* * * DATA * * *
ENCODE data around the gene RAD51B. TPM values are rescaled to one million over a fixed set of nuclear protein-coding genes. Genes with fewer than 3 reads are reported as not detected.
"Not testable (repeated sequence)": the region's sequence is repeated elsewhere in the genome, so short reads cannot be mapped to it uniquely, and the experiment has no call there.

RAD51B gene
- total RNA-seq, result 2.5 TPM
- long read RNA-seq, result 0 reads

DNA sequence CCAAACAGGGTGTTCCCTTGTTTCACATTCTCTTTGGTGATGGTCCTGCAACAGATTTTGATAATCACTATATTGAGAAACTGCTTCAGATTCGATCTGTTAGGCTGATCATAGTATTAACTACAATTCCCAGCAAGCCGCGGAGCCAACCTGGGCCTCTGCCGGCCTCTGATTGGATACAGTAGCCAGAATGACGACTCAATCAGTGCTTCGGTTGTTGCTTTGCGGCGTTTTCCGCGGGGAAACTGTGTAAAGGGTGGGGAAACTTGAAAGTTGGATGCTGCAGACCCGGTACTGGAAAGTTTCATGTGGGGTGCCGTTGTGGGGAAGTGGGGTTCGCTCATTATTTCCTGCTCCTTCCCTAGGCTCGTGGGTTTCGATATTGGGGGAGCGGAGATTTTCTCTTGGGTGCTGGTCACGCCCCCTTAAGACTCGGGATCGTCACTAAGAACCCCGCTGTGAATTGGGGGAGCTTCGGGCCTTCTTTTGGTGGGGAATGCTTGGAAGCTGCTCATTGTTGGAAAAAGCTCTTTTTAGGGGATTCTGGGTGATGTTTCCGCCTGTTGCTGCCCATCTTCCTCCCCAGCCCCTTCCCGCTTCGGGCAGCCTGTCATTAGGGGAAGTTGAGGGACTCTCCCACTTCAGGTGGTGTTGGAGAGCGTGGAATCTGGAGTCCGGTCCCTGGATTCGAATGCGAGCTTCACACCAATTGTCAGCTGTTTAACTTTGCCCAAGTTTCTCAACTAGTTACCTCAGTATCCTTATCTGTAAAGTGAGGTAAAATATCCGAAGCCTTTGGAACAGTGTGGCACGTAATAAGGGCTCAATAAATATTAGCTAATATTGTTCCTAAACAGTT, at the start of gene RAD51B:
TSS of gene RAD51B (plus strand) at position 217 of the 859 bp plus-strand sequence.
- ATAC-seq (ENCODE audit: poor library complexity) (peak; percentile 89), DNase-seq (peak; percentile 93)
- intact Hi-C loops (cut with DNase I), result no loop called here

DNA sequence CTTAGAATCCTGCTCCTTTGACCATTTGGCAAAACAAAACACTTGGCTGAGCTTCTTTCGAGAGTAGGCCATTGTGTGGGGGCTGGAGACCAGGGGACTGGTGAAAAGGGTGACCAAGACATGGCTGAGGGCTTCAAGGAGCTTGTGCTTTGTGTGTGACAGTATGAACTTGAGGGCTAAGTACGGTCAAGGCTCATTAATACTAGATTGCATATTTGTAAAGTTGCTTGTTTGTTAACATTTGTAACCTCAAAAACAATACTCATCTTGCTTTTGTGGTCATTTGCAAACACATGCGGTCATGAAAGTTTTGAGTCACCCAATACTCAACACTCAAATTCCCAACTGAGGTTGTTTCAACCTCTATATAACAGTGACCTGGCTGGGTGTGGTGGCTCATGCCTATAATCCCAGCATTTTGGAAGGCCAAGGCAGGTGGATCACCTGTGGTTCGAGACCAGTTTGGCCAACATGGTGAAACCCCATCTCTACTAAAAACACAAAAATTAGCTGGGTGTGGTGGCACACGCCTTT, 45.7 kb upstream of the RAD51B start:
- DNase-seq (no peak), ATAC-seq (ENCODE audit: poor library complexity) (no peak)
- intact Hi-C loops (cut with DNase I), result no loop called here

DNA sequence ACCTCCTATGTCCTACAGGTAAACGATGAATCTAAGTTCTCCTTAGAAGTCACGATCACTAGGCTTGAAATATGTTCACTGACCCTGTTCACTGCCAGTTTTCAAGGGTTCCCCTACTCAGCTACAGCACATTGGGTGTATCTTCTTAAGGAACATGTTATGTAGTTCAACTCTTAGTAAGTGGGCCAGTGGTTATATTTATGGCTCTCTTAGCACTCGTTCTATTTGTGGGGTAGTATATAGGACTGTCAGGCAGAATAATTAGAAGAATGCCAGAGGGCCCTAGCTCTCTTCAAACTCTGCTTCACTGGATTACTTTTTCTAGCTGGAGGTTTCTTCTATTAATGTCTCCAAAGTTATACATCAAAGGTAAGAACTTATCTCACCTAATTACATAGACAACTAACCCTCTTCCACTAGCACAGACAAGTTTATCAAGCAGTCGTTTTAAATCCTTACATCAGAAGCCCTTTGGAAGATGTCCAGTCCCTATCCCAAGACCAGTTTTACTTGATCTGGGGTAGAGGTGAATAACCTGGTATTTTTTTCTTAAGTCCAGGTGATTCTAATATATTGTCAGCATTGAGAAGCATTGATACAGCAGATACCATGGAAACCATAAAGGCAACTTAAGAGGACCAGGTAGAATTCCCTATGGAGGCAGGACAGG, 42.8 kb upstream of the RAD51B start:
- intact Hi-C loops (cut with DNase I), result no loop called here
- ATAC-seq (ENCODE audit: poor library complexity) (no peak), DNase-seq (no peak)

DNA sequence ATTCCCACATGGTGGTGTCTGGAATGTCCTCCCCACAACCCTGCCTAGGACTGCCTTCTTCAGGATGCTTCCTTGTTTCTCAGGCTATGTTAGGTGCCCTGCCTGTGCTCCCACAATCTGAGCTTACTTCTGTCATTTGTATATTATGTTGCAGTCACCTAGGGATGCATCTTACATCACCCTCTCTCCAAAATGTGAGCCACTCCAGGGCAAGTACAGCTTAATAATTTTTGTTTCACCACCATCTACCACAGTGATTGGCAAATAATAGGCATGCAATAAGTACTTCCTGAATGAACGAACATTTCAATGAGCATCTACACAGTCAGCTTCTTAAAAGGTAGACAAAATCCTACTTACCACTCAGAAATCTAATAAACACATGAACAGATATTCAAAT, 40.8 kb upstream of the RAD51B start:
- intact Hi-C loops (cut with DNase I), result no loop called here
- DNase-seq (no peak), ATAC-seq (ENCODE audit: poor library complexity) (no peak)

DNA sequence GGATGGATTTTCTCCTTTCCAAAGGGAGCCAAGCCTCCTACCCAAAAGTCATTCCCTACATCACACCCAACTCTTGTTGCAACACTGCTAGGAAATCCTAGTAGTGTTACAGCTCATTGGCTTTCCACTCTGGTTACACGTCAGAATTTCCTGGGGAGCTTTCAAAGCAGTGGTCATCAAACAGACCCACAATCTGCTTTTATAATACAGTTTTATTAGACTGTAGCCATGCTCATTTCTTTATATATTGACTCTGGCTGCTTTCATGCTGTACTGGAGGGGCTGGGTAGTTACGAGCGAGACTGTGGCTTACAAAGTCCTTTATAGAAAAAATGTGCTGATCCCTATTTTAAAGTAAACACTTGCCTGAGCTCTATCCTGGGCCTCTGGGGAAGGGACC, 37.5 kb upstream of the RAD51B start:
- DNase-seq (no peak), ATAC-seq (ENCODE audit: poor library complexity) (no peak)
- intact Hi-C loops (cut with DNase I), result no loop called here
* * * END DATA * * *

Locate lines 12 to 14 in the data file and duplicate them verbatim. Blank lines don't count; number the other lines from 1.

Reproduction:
- intact Hi-C loops (cut with DNase I), result no loop called here

DNA sequence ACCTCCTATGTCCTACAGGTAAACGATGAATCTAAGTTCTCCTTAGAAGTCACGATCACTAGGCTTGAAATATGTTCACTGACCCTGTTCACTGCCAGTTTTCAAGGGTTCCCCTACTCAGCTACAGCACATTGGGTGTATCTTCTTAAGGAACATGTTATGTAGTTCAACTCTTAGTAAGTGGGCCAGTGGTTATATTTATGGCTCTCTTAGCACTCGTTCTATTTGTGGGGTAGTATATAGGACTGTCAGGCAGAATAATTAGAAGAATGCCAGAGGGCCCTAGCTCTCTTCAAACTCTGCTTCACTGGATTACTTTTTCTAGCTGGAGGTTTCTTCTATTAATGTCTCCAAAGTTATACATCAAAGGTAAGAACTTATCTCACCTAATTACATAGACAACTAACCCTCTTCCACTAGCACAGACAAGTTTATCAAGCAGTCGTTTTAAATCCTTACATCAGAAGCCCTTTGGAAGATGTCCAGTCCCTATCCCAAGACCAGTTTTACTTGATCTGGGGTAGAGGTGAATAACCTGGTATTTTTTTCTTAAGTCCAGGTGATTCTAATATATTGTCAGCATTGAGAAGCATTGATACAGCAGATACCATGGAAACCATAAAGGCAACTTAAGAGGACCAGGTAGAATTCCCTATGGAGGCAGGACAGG, 42.8 kb upstream of the RAD51B start:
- intact Hi-C loops (cut with DNase I), result no loop called here